Here’s an example. Just before Christmas (2012) the Times Sunday published an article from a regular columnist that stated that when it came to gender-based violence women abused men more than the other way round and ‘most’ women who were beaten up by men brought it upon themselves. He then spent his entire article attacking women and defending men. He went so far as to say that married women who left abusive relationships were ‘bitches’.

After the article was published it generated an unprecedented outcry from readers. The Times’ top editors and the newspapers’ ‘readers’ representative’ (ombudsman) all leapt to the writer’s defence.
The ombudsman (who is in fact a woman) wrote in the Times Sunday in response to the critics that the newspaper was, ‘justified in strongly advocating our own views on controversial topics provided that the readers are treated fairly by making fact and opinion clearly distinguishable, not misrepresenting or suppressing relevant facts and not distorting such facts.’

And, there’s the cynicism. The article was not based on any ‘facts’. In no country in the world are more women accused and convicted of gender-based violence than men. Nor, is there evidence that ‘most’ women who are attacked bring it upon themselves.

The Times’ editors took a similar line to the ombudsman on the article, highlighting their beliefs that they were entitled to publish articles that generated debate and to stop them doing so was to curtail freedom of speech.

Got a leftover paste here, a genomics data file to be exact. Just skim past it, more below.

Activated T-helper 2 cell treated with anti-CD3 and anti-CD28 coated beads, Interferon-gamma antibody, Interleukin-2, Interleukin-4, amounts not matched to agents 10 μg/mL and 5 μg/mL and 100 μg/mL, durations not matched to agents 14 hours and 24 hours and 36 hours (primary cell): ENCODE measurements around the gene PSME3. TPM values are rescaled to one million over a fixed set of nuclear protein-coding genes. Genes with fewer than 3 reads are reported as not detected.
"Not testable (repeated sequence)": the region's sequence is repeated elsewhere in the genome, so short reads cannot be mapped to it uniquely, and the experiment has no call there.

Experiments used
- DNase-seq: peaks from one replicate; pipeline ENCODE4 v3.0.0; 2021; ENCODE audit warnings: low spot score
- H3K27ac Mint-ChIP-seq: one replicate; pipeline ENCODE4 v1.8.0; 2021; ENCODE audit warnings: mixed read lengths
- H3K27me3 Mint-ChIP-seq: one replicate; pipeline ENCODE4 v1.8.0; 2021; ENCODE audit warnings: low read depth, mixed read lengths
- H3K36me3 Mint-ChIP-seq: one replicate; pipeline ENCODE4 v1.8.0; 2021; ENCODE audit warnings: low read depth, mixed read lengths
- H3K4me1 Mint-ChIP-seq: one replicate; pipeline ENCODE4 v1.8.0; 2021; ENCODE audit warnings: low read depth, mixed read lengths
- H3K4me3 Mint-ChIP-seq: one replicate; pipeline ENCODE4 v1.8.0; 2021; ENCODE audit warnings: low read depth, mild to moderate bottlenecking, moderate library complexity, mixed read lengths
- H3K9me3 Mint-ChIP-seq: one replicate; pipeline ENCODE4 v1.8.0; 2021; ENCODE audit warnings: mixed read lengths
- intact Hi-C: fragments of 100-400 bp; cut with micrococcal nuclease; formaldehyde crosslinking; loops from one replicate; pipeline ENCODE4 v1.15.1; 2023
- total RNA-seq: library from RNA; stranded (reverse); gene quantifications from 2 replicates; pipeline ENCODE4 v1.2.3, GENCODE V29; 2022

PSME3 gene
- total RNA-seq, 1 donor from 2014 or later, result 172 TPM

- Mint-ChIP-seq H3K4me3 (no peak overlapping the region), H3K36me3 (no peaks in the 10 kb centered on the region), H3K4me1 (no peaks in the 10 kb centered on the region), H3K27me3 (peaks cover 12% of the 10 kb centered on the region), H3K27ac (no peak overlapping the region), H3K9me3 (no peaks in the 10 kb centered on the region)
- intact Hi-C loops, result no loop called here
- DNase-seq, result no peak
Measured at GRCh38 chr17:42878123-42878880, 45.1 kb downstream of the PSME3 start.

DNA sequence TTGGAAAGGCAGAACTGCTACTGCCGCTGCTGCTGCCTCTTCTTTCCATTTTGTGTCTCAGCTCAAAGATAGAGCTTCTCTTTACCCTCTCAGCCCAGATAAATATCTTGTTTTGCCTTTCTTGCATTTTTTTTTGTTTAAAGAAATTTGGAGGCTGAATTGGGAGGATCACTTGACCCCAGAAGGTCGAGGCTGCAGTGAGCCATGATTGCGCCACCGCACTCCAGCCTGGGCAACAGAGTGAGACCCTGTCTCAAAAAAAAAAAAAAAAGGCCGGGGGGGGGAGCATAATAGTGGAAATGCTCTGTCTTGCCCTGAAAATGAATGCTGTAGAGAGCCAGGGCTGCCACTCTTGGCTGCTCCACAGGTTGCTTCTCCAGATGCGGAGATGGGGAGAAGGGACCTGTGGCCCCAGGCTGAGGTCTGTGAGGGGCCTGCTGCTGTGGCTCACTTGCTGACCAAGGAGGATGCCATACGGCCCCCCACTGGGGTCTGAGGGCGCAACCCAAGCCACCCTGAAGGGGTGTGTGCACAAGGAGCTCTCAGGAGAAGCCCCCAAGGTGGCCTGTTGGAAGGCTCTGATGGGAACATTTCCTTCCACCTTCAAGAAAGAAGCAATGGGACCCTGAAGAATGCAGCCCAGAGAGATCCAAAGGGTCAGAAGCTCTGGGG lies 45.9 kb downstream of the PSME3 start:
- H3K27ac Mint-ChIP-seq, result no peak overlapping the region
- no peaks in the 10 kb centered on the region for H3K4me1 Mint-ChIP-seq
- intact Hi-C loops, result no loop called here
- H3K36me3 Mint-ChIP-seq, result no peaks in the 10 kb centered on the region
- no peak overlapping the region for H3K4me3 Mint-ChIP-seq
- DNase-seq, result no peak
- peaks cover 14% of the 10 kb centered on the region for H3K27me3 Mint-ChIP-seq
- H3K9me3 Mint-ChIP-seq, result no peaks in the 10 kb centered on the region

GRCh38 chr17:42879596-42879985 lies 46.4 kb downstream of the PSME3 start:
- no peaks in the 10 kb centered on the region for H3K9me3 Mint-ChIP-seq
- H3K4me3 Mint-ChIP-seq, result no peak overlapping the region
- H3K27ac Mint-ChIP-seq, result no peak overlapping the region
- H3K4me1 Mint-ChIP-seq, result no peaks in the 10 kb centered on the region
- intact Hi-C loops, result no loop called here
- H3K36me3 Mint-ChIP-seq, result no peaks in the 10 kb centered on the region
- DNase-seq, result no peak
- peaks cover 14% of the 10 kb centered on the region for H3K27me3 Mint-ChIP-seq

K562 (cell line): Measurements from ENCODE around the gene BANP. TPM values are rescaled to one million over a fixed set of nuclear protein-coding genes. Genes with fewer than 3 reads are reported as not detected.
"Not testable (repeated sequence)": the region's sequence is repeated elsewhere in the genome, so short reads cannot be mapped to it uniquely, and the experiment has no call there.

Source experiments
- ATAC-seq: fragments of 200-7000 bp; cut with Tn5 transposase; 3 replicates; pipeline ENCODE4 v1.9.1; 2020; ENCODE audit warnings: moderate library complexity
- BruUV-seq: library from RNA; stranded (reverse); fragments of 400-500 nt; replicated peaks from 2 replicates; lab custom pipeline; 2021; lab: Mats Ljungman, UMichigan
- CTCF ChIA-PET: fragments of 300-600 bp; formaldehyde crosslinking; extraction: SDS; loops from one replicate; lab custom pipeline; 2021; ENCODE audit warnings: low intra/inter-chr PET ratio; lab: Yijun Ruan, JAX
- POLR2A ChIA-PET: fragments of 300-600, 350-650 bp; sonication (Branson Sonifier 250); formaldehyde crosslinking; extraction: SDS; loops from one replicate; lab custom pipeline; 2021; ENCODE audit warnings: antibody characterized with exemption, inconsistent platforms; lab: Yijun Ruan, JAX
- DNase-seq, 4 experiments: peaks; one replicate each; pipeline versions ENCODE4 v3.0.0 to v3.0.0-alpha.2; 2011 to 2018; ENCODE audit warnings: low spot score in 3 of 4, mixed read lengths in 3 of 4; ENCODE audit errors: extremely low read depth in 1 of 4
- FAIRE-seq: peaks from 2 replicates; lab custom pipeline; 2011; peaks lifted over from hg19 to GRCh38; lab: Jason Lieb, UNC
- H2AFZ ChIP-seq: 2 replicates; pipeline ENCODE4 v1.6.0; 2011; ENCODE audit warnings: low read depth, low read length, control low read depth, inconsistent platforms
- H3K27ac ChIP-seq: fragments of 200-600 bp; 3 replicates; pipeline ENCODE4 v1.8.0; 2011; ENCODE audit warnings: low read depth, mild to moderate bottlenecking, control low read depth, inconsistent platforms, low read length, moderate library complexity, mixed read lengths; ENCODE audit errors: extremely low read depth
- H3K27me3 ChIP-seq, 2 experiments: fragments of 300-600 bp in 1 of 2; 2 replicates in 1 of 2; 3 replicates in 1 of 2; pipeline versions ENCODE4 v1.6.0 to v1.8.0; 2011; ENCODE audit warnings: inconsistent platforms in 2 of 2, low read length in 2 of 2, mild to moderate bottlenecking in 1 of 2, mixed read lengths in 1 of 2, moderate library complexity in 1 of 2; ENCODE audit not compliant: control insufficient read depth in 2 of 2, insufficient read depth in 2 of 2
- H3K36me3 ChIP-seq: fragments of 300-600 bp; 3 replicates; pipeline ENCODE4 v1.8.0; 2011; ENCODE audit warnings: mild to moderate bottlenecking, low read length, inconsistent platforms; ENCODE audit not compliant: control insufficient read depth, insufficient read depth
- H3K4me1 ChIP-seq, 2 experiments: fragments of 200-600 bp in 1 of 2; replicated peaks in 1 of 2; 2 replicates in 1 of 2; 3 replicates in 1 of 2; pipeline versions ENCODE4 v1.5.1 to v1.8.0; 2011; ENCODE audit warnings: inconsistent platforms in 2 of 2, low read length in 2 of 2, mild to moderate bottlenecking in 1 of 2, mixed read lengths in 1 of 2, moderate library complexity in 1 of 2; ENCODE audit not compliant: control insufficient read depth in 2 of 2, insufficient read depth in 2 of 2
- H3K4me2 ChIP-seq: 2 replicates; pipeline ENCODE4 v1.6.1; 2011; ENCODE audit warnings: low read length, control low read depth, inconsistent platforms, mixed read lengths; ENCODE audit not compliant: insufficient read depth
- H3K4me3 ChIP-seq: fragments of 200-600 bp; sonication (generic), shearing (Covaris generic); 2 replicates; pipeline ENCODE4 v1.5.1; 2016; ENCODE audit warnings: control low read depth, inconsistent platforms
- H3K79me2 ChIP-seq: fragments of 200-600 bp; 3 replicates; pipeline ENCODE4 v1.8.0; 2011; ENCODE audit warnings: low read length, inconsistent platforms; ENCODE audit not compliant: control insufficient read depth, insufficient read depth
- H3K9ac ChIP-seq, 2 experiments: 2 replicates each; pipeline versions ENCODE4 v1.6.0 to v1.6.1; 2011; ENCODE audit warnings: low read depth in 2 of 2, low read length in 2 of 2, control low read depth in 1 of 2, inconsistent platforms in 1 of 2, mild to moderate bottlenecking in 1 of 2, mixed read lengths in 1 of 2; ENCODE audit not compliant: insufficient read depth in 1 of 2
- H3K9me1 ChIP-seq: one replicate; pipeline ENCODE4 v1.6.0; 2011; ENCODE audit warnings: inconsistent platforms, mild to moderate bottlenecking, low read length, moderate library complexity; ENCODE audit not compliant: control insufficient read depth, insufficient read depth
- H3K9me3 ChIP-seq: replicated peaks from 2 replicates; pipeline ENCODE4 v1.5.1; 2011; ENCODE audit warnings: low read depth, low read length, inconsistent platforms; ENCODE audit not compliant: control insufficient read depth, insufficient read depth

But, if we follow the Times’ own ombudsman’s reckoning the article should never have been published because it did not distinguish clearly between fact and opinion and it misrepresented ‘facts’. What the writer wrote was demonstrably not true.

This was an example of what I call ‘flat-Earth journalism’ – the Times newspapers publish a lot of this.

This is how it works: you get somebody to write that the Earth is flat – it helps if he is so ignorant he doesn’t realise that he’s ignorant and actually believes it. You give him 1,000 words to say why all those people who disagree with him are wrong, devoid of intelligence, have never read a book in their lives, they come from Botswana, etc. He doesn’t have to give any facts, but he must argue strongly for his case. It helps greatly if he can quote a verse or two from the Bible that he claims supports his stand.

Once the article is published and the complaints come in, the writer can dismiss the complainants as ignorant, racists, donor-funded, neo-colonialists etc. – or a combination of these. The editors can say the writer is entitled to his views even if the newspaper doesn’t necessarily agree with them and the writer can claim to be a beacon of honesty and he will stand up and say whatever he believes in the name of media freedom, even under pain of death.

It’s all baloney of course. No matter how much a writer and the editors huff and puff about it, the fact is that the Earth is not flat, it is round.

So, what’s happening at the Times? We might conclude that the editors are incredibly stupid and really believe the Earth is flat, or indeed they believe that more women really do beat up men rather than the other way round. Therefore, the editors can’t see what all the fuss from their critics is about. If this is the case, there is not much hope for them, or for the readers of the Times.